Longitudinal surveys aim to correctly represent the population of interest over time. In this respect, panel attrition, i.e. the systematic dropout of sample members, is a major challenge for maintaining long-running panel surveys. A second problem might arise when some sample members die during the life of the panel. This holds in particular for panel surveys like SHARE that consider (mainly) older people, because here the overall mortality rate is higher than in studies including all age groups. Distinguishing between mortality and other forms of attrition hence is crucial, as the death of respondents in a longitudinal survey is a natural process that needs to be considered in order to maintain representativeness of the panel sample. If mortality is not taken into account properly, attrition analyses might overestimate the effect of systematic dropouts for variables that are highly correlated with mortality, such as age or health of the respondents. Therefore, lacking information on the reason why a former respondent cannot be contacted anymore and thus on the vital status is a huge problem in many longitudinal studies that further increases from wave to wave. Against this background, this project wants to shed light on the extent of missing death reports and presents possible solutions to deal with unknown vital status in SHARE, by using both external information from mortality registers and internal information on the respondents’ characteristics to determine which people are more likely to die.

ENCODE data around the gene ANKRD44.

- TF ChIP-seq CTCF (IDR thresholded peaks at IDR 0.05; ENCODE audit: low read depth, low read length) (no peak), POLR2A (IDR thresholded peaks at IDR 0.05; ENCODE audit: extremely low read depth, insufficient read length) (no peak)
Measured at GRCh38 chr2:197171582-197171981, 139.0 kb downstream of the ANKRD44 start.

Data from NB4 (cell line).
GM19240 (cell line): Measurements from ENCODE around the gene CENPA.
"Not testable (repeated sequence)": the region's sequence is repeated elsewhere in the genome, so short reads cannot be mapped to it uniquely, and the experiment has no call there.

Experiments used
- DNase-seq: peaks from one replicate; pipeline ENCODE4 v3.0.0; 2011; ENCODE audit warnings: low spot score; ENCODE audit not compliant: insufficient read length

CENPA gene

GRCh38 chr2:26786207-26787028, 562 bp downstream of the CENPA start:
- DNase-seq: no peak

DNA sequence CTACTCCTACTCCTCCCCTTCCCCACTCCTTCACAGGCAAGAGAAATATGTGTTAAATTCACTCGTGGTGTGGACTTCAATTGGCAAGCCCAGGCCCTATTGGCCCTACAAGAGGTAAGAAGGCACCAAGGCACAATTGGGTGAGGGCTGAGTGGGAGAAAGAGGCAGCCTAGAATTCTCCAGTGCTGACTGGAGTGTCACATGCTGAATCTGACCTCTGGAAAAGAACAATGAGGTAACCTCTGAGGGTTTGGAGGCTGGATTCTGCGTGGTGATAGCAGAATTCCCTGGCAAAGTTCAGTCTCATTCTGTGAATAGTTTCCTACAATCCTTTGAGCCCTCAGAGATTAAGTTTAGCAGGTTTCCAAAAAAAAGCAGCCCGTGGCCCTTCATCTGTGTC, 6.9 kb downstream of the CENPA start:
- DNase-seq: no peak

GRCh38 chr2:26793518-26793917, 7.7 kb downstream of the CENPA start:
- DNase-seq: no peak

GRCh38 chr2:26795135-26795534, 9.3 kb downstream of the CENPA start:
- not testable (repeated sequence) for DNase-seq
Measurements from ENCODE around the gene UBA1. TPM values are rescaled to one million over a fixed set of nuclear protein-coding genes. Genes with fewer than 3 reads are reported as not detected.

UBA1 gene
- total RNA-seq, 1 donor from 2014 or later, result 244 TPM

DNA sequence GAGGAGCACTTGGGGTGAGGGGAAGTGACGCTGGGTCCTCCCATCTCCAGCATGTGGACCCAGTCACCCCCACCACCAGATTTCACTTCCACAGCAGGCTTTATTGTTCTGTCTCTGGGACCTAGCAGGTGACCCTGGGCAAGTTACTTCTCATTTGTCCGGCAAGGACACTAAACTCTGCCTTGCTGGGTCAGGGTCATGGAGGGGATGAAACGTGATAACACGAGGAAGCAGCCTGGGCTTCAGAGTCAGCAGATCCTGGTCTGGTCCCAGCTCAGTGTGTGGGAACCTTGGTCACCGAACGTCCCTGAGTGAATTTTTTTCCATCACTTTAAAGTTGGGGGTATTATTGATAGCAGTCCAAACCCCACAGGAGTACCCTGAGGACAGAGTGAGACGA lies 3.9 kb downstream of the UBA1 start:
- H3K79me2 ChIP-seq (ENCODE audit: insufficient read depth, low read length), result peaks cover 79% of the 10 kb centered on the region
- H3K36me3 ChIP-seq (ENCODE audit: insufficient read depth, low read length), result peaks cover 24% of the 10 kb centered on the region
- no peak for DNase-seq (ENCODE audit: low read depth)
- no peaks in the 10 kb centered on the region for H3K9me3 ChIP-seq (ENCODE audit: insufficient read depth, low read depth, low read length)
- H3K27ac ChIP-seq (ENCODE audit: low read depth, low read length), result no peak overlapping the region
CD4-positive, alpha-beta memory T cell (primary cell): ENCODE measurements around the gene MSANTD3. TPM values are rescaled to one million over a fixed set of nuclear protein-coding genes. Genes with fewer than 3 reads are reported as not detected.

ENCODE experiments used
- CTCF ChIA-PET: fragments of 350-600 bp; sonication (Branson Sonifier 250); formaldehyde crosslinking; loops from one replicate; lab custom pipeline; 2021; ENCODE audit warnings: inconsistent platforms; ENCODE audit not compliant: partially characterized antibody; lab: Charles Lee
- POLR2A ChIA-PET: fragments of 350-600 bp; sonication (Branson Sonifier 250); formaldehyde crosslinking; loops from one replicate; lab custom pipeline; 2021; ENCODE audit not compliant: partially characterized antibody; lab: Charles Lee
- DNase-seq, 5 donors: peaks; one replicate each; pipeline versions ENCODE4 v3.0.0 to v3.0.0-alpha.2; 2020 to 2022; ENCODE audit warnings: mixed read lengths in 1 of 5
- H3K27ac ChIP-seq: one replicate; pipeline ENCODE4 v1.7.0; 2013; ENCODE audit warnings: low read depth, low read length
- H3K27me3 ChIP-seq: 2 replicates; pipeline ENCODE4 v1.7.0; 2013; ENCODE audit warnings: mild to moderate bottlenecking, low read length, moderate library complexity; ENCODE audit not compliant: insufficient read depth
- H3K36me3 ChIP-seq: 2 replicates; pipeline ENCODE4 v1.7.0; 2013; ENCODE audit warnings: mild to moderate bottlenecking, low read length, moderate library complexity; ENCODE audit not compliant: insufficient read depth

SHARE - Research
Possibilities to deal with unknown vital status in the Survey of Health, Ageing and Retirement in Europe (SHARE)